The warm and wonderful aroma of making cheese at home

Brown eggs give Jāņu siers a yellowish look. The cheese is eaten sliced, with butter, never on bread.

Brown eggs give Jāņu siers a yellowish look. The cheese is eaten sliced, with butter.

The sweet smell of dairy in the house that comes from making cheese at home is one of my favourite things at Christmas. Holding milk at 90 to 95C for 15 minutes so curd separates from whey is a sure way to create that warm and wonderful aroma.

Every December, the winter solstice finds me in the kitchen, happily making a midsummer cheese, a caraway-speckled pressed fresh cheese called Jāņu siers in Latvian, my native language.

In Latvia, the cheese is a core ingredient in celebrations marking the summer solstice, a festival called Jāņi. I like the cheese too much to eat it only once a year, thus, the tradition of making it at midwinter and giving small wheels as gifts to family and friends at Christmas.

Here’s what I posted about the cheese on St. John’s Day a few years back:

Jāņu siers, what kind of cheese is that?” you ask. It’s a caraway-speckled fresh cheese that I make at home.

Jāņu siers in Latvian, my native language, is, literally, John’s cheese in English. When I want to sound fancy, I call it Midsummer’s Night.

In Latvia, for more than a thousand years, it has been made at the summer solstice to mark the midsummer festival of Jani. That festival was celebrated last night by Latvians all over the world on the eve of St. John’s Day. For many, it’s the most important holiday of the year.

In Latvia, farms are bedecked with garlands of oak and birch branches and meadow flowers. Nearly everyone leaves the city for the open air so that the shortest night of the year can be spent in the merry company of friends in the country. Bonfires are lit, special songs are sung, dancing is a universal element during the festival. The traditional caraway-seed cheese and lots of beer are on the menu.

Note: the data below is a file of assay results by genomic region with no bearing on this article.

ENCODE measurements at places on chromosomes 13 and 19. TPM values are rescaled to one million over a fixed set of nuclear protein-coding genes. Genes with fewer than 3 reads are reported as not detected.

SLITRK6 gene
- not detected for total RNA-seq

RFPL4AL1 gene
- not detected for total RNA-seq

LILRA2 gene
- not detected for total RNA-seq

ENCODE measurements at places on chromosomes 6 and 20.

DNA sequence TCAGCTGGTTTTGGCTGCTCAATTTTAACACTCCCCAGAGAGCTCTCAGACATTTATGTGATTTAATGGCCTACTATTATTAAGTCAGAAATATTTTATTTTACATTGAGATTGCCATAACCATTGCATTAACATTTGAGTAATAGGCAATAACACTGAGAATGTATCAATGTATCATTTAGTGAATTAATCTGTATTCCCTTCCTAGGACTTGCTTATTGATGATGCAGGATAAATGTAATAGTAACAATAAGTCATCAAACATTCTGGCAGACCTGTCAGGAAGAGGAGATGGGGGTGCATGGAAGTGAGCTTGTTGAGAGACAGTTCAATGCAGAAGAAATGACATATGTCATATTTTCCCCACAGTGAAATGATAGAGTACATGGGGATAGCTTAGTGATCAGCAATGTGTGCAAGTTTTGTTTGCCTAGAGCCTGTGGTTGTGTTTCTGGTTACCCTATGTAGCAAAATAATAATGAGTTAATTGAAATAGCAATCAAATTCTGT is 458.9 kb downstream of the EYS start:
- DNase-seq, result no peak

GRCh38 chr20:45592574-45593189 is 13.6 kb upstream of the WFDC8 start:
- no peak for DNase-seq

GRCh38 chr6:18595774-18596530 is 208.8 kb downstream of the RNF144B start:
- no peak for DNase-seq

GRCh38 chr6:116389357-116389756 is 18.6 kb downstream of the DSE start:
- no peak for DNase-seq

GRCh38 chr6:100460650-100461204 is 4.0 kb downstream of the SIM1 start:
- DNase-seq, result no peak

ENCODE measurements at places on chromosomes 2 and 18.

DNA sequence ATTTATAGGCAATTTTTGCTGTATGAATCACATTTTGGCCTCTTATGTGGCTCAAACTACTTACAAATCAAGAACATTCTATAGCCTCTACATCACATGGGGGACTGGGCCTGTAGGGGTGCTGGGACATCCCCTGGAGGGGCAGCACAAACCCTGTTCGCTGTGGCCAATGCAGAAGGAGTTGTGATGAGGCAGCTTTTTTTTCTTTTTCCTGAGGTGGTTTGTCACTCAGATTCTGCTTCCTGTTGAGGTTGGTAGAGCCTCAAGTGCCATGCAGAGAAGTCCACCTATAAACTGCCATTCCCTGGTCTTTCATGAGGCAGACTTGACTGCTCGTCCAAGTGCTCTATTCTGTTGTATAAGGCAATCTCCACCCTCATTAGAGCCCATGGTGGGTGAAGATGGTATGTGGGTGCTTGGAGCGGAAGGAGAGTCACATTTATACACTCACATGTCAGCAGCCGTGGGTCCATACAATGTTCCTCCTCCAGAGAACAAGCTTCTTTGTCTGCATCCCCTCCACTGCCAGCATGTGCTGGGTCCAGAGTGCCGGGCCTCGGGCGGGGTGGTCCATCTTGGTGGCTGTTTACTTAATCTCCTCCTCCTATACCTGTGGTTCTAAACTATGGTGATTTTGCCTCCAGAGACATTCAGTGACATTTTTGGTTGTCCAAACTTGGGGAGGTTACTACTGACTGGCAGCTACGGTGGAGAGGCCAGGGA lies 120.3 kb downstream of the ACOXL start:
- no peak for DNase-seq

Tradition has it that this is the one night of the year that you must never sleep. Girls pick meadow flowers to make wreaths for their hair, while men named Jānis get a bushy crown of oak leaves around their heads. (Jānis is the most popular male name in Latvia and comparable to John.) Eating, singing, drinking and dancing ensue the whole night long. Although the sun sets briefly, it doesn’t get dark in the higher latitude of Latvia and everyone must be awake to greet the rising sun in the morning. A naked romp into the nearest lake or river is a must for men—and the women who cheer them on. Young couples like to go into the forest and search for the legendary fern blossom. Or so they say. And when you greet the morning sun, you have to wash your face in the grass’s morning dew, which on Jāņi morning is said to have particularly beneficial properties.

Jāņu siers is always eaten with unsalted butter and never on bread. For the full effect, consume with Zelta, a Latvian lager available in Canada.

This midwinter, I went organic with all ingredients (full-strength milk, pressed cottage cheese, brown eggs and butter) except caraway seeds and salt sourced from Organic Meadows in Guelph, Ontario.

—Georgs Kolesnikovs

Georgs Kolesnikovs, Cheese-Head-in-Chief at CheeseLover.ca, was born in Latvia but has lived in Canada most of his life, in Ontario, Québec and the Northwest Territories.

One Response

  1. yummi, Janu siers!!!
    One of the things I miss the most of my life in Latvia 🙂

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